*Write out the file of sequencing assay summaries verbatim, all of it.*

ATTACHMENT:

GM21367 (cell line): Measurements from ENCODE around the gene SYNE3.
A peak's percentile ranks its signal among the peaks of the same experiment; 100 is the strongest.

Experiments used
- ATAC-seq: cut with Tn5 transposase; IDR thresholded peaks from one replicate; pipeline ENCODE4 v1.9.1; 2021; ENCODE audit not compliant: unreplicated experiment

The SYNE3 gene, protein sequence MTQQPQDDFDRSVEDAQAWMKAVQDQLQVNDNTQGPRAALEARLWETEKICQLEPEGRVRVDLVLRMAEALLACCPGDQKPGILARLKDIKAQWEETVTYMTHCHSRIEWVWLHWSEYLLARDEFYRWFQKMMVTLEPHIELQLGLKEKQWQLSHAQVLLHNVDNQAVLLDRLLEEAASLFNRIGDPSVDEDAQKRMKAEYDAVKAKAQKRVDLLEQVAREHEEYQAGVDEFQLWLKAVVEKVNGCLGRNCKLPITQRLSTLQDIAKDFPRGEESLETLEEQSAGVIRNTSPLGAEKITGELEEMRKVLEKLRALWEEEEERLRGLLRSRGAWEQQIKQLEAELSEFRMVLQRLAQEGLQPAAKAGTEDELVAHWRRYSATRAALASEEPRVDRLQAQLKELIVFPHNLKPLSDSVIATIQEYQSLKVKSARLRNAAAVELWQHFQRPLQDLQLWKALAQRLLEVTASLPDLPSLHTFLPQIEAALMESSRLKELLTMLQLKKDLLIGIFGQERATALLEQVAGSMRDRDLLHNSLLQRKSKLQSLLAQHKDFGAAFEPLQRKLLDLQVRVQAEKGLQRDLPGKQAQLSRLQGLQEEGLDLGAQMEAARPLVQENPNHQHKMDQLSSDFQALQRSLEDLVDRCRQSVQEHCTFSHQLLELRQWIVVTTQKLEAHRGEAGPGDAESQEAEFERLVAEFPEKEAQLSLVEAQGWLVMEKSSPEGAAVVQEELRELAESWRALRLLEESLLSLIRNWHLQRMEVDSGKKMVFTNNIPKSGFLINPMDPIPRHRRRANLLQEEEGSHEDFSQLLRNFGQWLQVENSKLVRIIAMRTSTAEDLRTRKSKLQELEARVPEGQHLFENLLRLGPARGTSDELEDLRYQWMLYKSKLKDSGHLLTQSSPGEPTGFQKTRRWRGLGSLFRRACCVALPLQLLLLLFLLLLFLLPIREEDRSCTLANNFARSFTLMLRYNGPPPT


GM21367 (cell line): Measurements from ENCODE around the gene SYNE3.
A peak's percentile ranks its signal among the peaks of the same experiment; 100 is the strongest.

Experiments used
- ATAC-seq: cut with Tn5 transposase; IDR thresholded peaks from one replicate; pipeline ENCODE4 v1.9.1; 2021; ENCODE audit not compliant: unreplicated experiment

The SYNE3 gene, protein sequence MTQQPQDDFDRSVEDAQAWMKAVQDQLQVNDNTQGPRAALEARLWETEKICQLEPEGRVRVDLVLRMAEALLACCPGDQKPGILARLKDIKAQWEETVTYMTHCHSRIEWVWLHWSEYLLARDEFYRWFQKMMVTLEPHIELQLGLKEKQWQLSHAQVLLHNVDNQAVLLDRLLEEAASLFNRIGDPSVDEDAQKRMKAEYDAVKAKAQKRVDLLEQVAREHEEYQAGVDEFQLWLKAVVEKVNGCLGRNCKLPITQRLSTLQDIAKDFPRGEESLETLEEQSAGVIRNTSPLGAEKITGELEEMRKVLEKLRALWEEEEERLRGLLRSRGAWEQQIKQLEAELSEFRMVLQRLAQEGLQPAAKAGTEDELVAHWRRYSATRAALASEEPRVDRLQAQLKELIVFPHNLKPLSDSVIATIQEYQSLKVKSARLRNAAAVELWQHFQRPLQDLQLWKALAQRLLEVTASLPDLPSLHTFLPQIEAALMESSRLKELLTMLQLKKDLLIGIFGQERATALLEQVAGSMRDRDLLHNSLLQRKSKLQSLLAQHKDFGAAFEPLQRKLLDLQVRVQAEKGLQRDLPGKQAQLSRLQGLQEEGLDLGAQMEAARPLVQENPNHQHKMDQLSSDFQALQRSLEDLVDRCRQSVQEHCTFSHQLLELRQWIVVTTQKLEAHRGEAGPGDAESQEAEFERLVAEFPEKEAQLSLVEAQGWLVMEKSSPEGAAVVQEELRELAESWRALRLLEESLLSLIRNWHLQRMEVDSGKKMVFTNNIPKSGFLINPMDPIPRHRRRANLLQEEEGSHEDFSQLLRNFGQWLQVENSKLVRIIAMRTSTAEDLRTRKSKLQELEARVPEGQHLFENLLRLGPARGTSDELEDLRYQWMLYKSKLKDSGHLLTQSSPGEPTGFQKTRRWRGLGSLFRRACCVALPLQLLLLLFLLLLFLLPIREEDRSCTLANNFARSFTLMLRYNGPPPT